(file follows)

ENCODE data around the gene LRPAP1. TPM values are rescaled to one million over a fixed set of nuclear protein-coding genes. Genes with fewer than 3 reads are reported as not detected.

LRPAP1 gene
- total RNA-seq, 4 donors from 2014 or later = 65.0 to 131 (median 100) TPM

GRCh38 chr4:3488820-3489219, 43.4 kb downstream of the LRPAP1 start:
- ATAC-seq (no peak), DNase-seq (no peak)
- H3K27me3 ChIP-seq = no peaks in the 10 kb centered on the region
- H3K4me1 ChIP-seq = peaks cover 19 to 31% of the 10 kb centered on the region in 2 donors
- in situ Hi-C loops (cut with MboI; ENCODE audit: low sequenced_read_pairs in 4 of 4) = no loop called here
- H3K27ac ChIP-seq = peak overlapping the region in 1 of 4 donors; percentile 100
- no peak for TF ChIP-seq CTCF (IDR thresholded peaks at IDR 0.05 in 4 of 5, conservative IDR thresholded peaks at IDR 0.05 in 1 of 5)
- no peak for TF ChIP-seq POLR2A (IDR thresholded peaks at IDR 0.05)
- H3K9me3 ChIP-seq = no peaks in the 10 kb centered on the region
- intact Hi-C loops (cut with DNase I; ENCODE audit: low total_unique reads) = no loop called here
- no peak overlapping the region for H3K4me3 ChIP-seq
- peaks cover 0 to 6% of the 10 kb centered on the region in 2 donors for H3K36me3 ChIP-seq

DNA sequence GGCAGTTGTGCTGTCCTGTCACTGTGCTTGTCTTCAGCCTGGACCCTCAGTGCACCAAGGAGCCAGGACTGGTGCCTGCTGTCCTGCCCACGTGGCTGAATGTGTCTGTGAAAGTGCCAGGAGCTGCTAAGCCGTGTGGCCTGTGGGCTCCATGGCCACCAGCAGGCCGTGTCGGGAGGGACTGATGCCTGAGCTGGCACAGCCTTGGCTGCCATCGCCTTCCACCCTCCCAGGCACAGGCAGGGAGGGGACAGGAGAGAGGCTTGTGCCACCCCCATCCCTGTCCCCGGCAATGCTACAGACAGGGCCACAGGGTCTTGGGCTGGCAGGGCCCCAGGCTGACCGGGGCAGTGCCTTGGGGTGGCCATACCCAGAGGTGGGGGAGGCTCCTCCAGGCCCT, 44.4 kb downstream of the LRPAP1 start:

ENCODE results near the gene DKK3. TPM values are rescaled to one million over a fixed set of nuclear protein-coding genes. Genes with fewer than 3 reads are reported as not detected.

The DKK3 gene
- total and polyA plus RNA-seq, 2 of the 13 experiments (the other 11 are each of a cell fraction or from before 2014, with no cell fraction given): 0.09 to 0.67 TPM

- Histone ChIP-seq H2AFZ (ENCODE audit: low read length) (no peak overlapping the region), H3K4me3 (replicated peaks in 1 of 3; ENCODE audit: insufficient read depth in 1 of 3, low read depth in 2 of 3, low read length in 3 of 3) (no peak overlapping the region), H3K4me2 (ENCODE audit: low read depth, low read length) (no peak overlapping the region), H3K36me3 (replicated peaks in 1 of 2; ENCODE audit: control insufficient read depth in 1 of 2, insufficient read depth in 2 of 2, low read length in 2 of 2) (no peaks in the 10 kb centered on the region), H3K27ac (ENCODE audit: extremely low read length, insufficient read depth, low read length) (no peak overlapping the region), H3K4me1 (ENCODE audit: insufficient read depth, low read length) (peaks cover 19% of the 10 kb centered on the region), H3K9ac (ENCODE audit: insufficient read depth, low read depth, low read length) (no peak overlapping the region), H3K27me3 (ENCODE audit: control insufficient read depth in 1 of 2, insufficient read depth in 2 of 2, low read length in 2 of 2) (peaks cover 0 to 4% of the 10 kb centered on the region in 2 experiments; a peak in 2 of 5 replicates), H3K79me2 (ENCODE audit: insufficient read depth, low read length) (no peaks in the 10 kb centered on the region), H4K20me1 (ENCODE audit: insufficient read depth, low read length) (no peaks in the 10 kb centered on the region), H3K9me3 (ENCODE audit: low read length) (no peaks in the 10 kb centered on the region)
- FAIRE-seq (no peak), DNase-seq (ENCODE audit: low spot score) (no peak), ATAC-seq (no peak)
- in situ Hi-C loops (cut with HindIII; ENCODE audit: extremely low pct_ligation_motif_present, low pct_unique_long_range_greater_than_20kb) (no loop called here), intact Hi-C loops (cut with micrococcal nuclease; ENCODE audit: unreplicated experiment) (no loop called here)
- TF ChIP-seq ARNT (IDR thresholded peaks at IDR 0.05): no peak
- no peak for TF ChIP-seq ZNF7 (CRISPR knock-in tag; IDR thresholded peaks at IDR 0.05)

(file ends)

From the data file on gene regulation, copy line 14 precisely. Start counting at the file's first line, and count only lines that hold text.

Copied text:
- no peak overlapping the region for H3K4me3 ChIP-seq